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Software Project Management Stories
Illustration of minimum viable product with cars Interface Grief: Is It Agile, or Just Bad Software Engineering?

There are people who will use "being agile" to justify software engineering practices that could be perceived as lazy or even bad. The specifications are going to change, they say, so it would be a waste to engineer more to begin with than the minimum viable product. What's expediency and what's just poor practice?

Payson Hall's picture
Payson Hall
Tools Balancing Process and Tools

The limits of a tool may lead us to realize that we are not working as effectively as we can, and often, changing a tool is part of the solution. But there are good and bad ways to select a tool and how you use it. In particular there are risks when you focus first on tools before considering the problem.

Steve Berczuk's picture
Steve Berczuk
Computer with a "Retired!" sign Think through System Changes to Anticipate Quality Issues

When you replace or significantly modify components of a larger system, too frequently we focus on whether the code we are building functions correctly. This is important, but it’s also short-sighted. It’s easy to introduce errors because we are changing interactions. Coding bugs are only one quality problem.

Payson Hall's picture
Payson Hall
Agile project 5 Tips for Choosing Your First Agile Project

When transitioning to agile, applying agile methods to a single project is a great way to get started. However, care must be taken to ensure the project you choose is appropriate—it shouldn't be too large, take too long, or be too risky. Here are five tips to help you pick the right project for your agile pilot.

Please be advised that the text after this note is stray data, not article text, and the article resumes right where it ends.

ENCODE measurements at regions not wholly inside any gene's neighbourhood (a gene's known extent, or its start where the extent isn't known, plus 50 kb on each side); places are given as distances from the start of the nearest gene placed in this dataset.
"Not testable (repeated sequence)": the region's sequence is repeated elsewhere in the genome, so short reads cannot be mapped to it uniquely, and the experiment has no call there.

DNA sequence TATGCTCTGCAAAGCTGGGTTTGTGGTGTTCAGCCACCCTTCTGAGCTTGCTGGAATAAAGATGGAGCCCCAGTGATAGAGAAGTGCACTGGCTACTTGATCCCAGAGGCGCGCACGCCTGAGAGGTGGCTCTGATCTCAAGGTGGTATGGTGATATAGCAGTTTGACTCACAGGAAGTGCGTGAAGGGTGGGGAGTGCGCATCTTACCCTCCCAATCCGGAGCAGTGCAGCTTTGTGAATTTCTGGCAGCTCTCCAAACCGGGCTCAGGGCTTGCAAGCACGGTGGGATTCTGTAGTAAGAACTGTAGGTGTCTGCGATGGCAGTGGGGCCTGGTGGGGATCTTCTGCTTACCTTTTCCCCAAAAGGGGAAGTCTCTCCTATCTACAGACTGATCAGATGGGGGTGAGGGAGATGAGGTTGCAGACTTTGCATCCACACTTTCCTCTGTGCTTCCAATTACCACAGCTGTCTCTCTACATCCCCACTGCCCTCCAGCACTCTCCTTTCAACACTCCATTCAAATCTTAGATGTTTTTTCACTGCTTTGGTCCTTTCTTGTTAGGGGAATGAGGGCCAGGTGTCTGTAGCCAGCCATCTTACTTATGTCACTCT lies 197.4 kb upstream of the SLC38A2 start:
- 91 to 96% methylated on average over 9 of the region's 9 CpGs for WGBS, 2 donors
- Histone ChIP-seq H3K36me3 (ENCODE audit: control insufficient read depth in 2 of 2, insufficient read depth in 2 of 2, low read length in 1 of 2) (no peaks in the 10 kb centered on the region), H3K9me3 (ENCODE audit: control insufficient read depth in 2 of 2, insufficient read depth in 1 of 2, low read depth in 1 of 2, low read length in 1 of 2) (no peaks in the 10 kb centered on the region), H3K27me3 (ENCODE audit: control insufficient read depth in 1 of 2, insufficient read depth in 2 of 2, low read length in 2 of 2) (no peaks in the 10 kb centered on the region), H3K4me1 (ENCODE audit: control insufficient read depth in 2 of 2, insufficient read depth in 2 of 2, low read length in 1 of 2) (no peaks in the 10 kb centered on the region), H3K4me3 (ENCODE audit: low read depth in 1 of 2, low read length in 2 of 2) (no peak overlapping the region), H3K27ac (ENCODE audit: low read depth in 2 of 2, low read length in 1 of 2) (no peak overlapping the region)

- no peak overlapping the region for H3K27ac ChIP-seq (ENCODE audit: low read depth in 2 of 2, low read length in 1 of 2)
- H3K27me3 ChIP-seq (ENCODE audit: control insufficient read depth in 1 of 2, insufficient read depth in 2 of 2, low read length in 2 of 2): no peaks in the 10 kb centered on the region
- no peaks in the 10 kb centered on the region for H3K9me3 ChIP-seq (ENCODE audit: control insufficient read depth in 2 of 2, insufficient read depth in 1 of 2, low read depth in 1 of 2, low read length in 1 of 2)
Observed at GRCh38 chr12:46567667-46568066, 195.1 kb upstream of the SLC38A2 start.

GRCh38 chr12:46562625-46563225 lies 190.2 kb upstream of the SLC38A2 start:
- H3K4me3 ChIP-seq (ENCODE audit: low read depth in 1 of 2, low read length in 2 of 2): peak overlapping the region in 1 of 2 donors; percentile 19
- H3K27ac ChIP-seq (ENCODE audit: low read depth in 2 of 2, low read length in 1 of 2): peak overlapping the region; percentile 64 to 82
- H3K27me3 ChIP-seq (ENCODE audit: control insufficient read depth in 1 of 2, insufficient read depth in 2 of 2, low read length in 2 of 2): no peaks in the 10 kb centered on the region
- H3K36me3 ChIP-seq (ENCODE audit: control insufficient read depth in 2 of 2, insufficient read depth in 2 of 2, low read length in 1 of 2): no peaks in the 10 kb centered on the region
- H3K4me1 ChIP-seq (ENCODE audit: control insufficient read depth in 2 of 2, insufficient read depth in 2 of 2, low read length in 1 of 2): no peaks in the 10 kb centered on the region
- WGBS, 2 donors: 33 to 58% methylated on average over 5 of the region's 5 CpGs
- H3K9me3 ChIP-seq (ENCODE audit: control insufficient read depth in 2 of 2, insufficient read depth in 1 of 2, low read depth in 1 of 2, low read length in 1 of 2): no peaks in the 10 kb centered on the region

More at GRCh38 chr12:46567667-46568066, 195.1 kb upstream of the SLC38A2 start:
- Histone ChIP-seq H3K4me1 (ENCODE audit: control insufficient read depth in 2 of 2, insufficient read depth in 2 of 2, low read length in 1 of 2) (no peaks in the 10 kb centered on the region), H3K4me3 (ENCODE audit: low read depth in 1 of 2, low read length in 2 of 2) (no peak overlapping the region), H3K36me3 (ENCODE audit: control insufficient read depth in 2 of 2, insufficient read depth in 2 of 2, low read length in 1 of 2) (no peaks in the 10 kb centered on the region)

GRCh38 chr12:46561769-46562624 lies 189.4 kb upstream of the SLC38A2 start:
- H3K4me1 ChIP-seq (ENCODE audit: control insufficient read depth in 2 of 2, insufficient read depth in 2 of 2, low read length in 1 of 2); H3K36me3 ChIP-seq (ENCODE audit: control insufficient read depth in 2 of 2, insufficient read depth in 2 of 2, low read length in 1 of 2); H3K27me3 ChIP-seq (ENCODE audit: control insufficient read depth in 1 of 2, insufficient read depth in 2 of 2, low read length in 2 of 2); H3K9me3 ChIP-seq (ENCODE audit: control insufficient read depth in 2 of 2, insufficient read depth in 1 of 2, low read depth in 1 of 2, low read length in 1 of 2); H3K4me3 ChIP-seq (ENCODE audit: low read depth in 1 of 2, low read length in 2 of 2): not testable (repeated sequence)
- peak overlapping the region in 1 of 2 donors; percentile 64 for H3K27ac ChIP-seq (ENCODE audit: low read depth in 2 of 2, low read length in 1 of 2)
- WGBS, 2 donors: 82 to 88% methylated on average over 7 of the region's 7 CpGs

Jeffery Payne's picture
Jeffery Payne
Continuous improvement Driving Continuous Improvement to the Entire Organization

In traditional agile approaches, retrospectives are valuable to team improvement. However, when teams encounter organizational issues beyond their control, such as project structure, interorganizational communication, or resources, it's more difficult. Here's how to expand continuous improvement to the whole company.

Alan Crouch's picture
Alan Crouch
Businessman pointing at his watch Troubled Project or Disaster? Understand What You Can Manage

There is a big difference between a troubled project and a disaster, and not being clear about the distinction is hazardous to decision-making. If a project you're managing is in danger of missing deadlines, that doesn't mean it's out of control—you just need to explain to stakeholders how it can get back on track.

Payson Hall's picture
Payson Hall
Engaged employees How to Keep Employee Engagement High on Difficult Projects

Having engaged employees is about more than having happy workers. Research shows that engagement is also one of the most important factors for giving a company a competitive edge. This is why it is so important to identify issues of demotivation and act on them as soon as possible in order to keep employees motivated.

Larissa Rosochansky's picture
Larissa Rosochansky
Two people communicating effectively The Subtle Art of Diplomatic Communication with Project Sponsors

It’s an art to balance project sponsors’ need for timely and accurate information with being diplomatic in how and when that information is delivered. Diplomacy is about tact—communicating in tough situations without antagonizing anyone more than necessary. Here are eight keys to diplomatic, effective communication.

Payson Hall's picture
Payson Hall